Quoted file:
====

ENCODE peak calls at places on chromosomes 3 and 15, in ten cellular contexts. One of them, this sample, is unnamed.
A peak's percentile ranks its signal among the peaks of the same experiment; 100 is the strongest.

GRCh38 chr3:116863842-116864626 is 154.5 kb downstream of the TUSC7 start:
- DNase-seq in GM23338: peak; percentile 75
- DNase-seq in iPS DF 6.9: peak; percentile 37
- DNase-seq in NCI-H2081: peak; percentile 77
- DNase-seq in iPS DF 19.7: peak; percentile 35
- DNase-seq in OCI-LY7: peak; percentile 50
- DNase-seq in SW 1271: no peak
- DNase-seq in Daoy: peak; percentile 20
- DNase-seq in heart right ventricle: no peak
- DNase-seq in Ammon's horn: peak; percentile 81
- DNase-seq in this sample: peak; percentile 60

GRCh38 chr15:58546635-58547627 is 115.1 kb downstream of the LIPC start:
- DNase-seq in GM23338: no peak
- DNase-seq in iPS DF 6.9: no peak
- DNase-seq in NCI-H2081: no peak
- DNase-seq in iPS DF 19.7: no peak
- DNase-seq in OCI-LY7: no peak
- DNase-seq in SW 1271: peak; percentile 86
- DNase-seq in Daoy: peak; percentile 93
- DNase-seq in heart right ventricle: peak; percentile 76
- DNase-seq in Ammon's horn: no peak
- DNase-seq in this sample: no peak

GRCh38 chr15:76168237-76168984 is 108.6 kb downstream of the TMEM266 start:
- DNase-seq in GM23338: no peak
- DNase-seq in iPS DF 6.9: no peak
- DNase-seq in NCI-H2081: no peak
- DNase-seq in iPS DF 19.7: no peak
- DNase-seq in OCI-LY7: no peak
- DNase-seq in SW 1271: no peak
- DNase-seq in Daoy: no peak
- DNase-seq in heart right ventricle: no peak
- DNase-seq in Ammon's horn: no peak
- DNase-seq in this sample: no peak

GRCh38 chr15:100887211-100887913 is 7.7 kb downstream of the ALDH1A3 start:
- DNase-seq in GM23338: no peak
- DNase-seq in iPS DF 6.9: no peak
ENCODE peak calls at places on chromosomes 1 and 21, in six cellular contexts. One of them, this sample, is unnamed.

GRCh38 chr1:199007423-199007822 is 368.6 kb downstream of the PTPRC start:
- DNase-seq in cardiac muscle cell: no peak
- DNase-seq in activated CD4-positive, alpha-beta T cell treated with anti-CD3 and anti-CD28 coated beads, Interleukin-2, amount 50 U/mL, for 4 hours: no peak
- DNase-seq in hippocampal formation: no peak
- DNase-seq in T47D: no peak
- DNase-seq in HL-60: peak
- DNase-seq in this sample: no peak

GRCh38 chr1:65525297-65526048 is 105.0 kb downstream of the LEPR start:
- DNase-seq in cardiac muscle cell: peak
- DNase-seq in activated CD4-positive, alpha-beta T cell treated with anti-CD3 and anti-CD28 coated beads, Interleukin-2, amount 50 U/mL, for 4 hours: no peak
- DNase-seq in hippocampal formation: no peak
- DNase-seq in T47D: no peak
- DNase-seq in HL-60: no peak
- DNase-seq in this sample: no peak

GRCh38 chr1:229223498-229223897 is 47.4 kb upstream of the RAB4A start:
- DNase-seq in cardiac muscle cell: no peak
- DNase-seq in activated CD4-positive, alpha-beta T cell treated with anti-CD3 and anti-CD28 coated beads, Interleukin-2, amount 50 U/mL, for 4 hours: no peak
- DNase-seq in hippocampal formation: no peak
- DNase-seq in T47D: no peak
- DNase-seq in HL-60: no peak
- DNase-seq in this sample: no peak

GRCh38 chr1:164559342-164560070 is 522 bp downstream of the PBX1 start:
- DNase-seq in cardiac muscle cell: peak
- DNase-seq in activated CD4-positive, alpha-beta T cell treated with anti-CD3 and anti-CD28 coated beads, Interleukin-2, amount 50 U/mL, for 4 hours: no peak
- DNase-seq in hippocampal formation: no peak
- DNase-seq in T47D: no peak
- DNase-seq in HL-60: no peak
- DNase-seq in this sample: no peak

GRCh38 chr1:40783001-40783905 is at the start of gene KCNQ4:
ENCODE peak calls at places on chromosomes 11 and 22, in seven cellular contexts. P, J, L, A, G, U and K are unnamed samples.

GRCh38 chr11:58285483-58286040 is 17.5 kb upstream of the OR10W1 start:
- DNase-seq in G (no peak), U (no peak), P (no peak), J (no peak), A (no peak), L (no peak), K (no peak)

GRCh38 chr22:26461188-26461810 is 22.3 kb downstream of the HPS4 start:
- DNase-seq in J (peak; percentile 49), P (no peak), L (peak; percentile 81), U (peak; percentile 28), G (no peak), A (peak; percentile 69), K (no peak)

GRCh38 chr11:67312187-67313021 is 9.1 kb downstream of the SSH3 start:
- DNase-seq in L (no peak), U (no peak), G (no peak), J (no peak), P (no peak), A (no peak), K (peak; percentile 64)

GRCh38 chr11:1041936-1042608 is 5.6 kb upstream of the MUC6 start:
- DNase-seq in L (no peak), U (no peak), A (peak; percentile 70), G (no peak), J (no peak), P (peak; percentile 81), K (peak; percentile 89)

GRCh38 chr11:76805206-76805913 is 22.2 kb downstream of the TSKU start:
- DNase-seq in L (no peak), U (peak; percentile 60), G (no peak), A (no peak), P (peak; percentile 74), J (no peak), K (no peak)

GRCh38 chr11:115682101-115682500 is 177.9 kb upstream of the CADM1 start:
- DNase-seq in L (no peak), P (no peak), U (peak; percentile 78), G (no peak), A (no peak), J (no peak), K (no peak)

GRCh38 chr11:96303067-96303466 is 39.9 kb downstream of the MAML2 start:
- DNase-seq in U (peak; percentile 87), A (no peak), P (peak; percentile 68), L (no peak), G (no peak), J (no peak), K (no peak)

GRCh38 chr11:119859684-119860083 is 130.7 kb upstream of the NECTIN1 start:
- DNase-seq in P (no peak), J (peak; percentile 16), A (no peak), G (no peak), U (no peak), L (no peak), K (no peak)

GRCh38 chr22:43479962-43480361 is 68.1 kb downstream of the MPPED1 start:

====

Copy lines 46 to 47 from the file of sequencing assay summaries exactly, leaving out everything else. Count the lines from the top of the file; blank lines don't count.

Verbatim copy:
- DNase-seq in this sample: no peak

GRCh38 chr1:65525297-65526048 is 105.0 kb downstream of the LEPR start: